Poem: ‘Homage to Greta Garbo’
Vol. 26 No. 18 · 23 September 2004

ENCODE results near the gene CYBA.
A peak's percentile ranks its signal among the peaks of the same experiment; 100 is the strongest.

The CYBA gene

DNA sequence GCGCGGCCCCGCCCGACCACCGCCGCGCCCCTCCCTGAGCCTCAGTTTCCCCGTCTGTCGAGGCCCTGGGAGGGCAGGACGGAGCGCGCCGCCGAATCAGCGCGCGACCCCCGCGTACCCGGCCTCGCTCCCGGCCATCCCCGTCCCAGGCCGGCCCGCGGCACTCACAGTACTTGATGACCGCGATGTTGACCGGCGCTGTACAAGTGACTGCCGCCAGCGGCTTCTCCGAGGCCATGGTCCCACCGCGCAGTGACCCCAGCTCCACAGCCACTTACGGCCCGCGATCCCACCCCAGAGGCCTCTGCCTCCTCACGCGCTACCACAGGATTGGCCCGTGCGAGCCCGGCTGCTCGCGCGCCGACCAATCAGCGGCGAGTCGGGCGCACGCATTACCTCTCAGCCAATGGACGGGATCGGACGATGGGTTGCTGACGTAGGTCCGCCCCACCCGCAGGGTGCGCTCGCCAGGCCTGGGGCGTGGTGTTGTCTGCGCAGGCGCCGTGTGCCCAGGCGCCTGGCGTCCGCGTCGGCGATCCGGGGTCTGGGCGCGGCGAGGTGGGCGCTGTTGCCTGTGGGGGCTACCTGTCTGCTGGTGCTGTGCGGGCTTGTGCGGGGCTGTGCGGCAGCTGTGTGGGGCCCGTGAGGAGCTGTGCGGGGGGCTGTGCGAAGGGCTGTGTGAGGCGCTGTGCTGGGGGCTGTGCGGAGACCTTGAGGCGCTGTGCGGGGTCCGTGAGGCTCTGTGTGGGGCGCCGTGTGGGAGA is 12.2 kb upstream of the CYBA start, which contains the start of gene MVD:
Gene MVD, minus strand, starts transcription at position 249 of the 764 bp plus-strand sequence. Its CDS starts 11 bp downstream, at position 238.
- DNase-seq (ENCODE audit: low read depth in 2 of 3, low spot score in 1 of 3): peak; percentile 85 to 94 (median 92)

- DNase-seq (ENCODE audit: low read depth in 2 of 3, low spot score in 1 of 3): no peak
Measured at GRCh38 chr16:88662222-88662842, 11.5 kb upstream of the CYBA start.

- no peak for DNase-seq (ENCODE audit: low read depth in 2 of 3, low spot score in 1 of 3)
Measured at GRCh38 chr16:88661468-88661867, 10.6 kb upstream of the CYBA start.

I know poems are not arguments, but John Burnside’s poem (LRB, 2 September) in homage to Greta Garbo was lovely enough to count as a good argument. The speaker wakes up to find swallows etching his walls with shadow, and captures a big thing or two about solitariness, if that’s not too juicy a word for loneliness. Garbo, of course, very much wanted to be alone, but there are some quite specific things to be said about her walls too, the ones of the Sutton Place apartment she occupied for years in New York. In one of his ditties, Truman Capote swears (I know, I know, but when it comes to good stories I think it’s a case of any port in a storm) that Garbo’s walls were hung with Picassos. ‘The only problem was,’ he said, ‘they were upside down.’ When pressed, Capote recalled they were pictures from the funny period, two faces and so on, a detail which suits Capote rather well when you think of it. Anyhow, he was backed up. A few other people have sworn that Garbo’s Picassos were upside down. This adds nothing at all to Burnside’s poem, but it might occasionally help him (and the rest of us) out of our blue period.